The intent of linear regression is to minimize residuals and in turn produce the smallest possible standard errors; but when heteroscedasticity is present the cases with larger disturbances have more “pull” than other observations. Thus, the current residuals analysis point to the DA data being more appropriate (i.e., valid) for use in determining the magnitude of change, when assessed with the correlative – linear regression approach of comparison. It could be argued that a Bland-Altman plot might lead to more clarity on the issue of validity than the regression and residuals; but Hopkins a leading statistician in the Exercise Sciences has argued that the Bland-Altman plot has a bias that makes it inappropriate for use and leads to erroneous interpretations [17]. Specifically, Hopkins points to an “artefactual bias arises in a Bland-Altman plot of any measures with substantial random error” [17].

Data conversion or transformation, such as calculating the percent change (PC), is usually done to adjust for a non-normal distribution within a data set (a highly likely occur in hormonal endocrine measurements) so as to allow for a subsequent appropriate use of inferential analysis (i.e., ANOVA) [7,10]. This is an accepted practice in exercise endocrinology research [5,16]. Yet, in the context of the correlation analysis the current findings reveal the strength of association between the independent-dependent variables when assessing magnitude of change supports the use of a simple delta conversion expression of the data. In the present data when the Kolmogorov-Smirnov “Goodness-of-Fit” test was applied, it reveal the S and B data sets (concentration values) did not violate the assumption of normal distribution, and hence did not need a conversion-transformation (although, we chose to do it as a means of illustrating a point). It is suggested that researchers use the “Goodness-of-fit” test or other such statistical procedures to determine distribution normality first and not just automatically convert-transform data unless a violation of the assumption of normal distribution are detected [4].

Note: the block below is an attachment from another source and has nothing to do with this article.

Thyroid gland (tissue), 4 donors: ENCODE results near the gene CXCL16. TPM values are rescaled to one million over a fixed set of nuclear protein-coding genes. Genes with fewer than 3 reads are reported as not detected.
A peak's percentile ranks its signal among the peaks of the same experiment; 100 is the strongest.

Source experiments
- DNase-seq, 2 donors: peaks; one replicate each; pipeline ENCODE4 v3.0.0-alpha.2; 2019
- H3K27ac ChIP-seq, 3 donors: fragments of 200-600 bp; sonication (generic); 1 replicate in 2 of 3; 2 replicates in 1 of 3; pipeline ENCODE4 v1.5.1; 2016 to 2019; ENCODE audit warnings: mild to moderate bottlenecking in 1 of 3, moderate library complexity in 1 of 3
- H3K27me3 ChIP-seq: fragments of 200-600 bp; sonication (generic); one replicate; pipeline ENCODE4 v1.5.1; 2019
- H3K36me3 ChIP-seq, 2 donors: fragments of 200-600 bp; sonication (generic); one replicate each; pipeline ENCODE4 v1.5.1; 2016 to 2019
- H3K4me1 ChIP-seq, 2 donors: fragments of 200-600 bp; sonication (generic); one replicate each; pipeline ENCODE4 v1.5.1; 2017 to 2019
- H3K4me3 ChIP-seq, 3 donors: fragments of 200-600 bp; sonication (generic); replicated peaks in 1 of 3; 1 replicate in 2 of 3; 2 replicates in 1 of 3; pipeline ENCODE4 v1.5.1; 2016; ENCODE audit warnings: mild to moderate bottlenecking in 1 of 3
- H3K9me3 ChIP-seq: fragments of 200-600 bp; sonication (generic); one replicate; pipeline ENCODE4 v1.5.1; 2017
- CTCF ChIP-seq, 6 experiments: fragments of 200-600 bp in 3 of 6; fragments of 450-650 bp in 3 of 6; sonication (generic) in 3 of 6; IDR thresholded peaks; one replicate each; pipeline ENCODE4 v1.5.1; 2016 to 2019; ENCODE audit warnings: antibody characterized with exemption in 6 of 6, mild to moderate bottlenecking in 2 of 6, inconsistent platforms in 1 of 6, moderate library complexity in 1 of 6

There are several delimitations - limitations to this study. First is the use of only one hormone (cortisol), as there are a multitude of potential endocrine measures that could be assessed in B and S. But, cortisol is one of the most frequently assessed hormones in exercise studies due to its metabolic role as well as stress reactivity responsiveness [16]. Secondly, S Cortisol is an expression of free cortisol levels, while B cortisol represents total cortisol (free + bound hormone) [16,17]. Ideally the B specimens would also be measurements of free cortisol, but this is a rare clinical measurement and the vast majority of reported research uses total cortisol as an assessment. Also, the total number of subjects, twenty-five, could be considered relative small within a correlational study. To try and overcome this point we used the pair of responses across all of the ES, hence allowing the sample size to be much larger (n=100). Finally, it could be argued that the Pc analysis is biased due to the inclusion of repeated measurements from the same subjects (autocorrelation). But, the results of the Durkin-Watson analysis suggestion that any autocorrelation bias was extremely minimal in the current data as based upon the residual analysis [12].

In conclusion, if researchers are interested in expressing the magnitude of change in saliva cortisol before and immediately after exercise, the conversion of data to delta values using absolute hormonal concentrations is recommended; N.B., provided there is a normally distributed data set. Expressing the data in this fashion shows the strongest association to the “gold standard”, blood responses. The large sample size and tightly controlled experimental conditions in executing this study strengthen the soundness of this conclusion, but additional research is needed on other hormones in order to test the generalizability of these findings across other endocrine measures.